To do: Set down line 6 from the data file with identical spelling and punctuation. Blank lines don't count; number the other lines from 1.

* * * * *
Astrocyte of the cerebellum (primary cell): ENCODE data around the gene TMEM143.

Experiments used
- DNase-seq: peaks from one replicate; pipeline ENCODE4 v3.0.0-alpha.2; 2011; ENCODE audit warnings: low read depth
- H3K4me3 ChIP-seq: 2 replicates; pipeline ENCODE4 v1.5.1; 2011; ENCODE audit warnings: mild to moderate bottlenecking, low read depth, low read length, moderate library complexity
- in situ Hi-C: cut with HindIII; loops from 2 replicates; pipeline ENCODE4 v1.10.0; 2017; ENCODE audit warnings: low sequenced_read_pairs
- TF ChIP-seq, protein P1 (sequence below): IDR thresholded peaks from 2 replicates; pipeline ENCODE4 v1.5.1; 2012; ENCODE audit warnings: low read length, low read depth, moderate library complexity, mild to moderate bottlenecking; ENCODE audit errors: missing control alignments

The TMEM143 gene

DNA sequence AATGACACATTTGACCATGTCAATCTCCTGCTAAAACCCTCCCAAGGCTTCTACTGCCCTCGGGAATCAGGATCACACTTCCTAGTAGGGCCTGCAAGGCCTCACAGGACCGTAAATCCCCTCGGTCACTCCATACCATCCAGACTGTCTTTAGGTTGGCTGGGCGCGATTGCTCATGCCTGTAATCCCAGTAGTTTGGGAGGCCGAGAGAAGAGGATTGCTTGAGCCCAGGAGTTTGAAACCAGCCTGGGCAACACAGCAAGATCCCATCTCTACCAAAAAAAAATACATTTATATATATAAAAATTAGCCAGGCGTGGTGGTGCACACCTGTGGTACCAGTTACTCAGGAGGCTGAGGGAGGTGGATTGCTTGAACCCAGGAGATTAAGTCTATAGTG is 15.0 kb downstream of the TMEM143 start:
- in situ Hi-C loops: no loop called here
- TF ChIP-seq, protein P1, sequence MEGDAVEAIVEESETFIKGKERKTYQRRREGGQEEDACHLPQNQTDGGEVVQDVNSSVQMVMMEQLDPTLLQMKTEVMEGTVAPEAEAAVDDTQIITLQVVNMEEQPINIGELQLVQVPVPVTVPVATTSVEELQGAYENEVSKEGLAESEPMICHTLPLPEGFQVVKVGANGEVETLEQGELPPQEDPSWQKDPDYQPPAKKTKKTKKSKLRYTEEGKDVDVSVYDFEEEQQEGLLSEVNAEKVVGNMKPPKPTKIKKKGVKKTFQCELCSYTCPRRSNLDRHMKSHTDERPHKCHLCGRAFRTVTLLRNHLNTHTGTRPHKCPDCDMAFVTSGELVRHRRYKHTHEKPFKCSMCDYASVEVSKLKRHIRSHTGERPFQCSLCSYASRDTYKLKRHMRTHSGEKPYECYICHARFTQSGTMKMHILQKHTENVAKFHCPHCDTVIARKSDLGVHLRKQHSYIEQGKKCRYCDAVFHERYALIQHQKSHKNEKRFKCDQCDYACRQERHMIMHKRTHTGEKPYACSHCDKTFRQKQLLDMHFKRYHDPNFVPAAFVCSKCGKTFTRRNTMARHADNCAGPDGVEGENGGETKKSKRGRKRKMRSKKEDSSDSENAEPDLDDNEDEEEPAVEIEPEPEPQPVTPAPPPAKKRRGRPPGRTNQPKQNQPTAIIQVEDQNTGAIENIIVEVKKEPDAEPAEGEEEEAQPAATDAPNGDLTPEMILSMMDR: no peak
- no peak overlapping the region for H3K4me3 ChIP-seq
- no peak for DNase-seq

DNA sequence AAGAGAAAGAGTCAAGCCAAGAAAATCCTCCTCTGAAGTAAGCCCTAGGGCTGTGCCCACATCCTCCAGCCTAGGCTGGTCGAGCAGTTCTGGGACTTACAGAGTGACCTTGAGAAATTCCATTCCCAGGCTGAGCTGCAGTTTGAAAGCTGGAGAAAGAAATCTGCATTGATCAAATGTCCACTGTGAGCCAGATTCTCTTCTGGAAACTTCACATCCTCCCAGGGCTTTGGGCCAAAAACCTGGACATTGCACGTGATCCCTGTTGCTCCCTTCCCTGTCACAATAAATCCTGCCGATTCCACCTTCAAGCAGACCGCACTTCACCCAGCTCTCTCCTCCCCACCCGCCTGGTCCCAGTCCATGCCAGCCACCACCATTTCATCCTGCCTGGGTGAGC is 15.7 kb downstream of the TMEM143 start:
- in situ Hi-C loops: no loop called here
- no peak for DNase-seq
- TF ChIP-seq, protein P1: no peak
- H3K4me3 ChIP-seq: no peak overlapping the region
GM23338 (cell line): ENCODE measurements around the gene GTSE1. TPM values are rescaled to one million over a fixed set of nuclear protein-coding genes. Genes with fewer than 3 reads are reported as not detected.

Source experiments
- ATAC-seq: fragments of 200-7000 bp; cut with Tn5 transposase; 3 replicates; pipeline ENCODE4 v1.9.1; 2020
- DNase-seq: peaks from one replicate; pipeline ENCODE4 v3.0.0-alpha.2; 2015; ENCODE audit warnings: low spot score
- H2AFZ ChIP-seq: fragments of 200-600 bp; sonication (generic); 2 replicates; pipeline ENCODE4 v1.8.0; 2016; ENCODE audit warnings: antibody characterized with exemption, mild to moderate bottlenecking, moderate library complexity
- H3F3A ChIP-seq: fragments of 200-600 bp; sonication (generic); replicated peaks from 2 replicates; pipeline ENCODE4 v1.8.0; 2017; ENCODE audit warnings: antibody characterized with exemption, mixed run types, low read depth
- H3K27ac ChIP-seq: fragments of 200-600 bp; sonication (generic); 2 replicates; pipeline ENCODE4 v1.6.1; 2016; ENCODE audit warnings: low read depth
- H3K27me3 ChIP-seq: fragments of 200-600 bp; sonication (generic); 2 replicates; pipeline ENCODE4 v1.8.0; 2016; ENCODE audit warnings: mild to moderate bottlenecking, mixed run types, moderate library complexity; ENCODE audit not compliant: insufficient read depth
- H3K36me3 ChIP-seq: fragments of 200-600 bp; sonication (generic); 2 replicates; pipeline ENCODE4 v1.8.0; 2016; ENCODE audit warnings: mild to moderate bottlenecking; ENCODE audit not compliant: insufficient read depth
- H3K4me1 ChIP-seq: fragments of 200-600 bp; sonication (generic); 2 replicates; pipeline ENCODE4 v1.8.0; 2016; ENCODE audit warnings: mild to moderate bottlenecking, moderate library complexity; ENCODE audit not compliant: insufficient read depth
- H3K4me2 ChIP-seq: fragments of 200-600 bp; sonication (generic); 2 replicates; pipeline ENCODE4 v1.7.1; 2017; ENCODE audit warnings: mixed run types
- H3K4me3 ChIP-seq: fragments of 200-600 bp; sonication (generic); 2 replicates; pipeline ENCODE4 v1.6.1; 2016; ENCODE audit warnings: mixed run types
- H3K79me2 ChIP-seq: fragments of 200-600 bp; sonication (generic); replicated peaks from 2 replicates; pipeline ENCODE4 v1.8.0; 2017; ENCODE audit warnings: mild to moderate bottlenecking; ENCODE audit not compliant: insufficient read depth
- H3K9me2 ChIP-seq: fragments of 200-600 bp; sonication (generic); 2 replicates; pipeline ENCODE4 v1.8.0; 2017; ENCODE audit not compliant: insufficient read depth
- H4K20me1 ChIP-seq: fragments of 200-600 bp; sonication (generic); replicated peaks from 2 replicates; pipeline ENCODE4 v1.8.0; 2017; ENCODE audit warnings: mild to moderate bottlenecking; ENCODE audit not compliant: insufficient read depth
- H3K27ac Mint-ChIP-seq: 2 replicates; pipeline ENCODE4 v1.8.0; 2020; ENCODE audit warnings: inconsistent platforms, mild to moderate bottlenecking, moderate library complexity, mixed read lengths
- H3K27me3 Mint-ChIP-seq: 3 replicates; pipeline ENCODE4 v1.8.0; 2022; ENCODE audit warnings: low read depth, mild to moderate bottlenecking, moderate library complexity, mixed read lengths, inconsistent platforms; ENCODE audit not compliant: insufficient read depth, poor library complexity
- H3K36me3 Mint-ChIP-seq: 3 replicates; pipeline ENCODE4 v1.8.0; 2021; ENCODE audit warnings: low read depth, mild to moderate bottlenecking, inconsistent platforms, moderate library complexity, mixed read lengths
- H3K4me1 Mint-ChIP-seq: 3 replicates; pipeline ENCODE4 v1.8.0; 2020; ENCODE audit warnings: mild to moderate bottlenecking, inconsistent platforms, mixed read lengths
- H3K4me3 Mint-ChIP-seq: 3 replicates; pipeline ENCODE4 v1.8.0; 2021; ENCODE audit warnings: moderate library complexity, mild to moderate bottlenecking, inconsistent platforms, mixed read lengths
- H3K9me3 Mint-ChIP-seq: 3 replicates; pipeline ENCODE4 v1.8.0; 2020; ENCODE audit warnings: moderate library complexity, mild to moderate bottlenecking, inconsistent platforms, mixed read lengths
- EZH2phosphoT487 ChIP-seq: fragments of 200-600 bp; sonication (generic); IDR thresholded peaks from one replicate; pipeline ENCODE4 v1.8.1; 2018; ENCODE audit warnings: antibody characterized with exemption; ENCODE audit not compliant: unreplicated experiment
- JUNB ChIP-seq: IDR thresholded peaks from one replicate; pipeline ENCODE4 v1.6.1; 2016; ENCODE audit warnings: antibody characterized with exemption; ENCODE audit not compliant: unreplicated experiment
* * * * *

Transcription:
- TF ChIP-seq, protein P1 (sequence below): IDR thresholded peaks from 2 replicates; pipeline ENCODE4 v1.5.1; 2012; ENCODE audit warnings: low read length, low read depth, moderate library complexity, mild to moderate bottlenecking; ENCODE audit errors: missing control alignments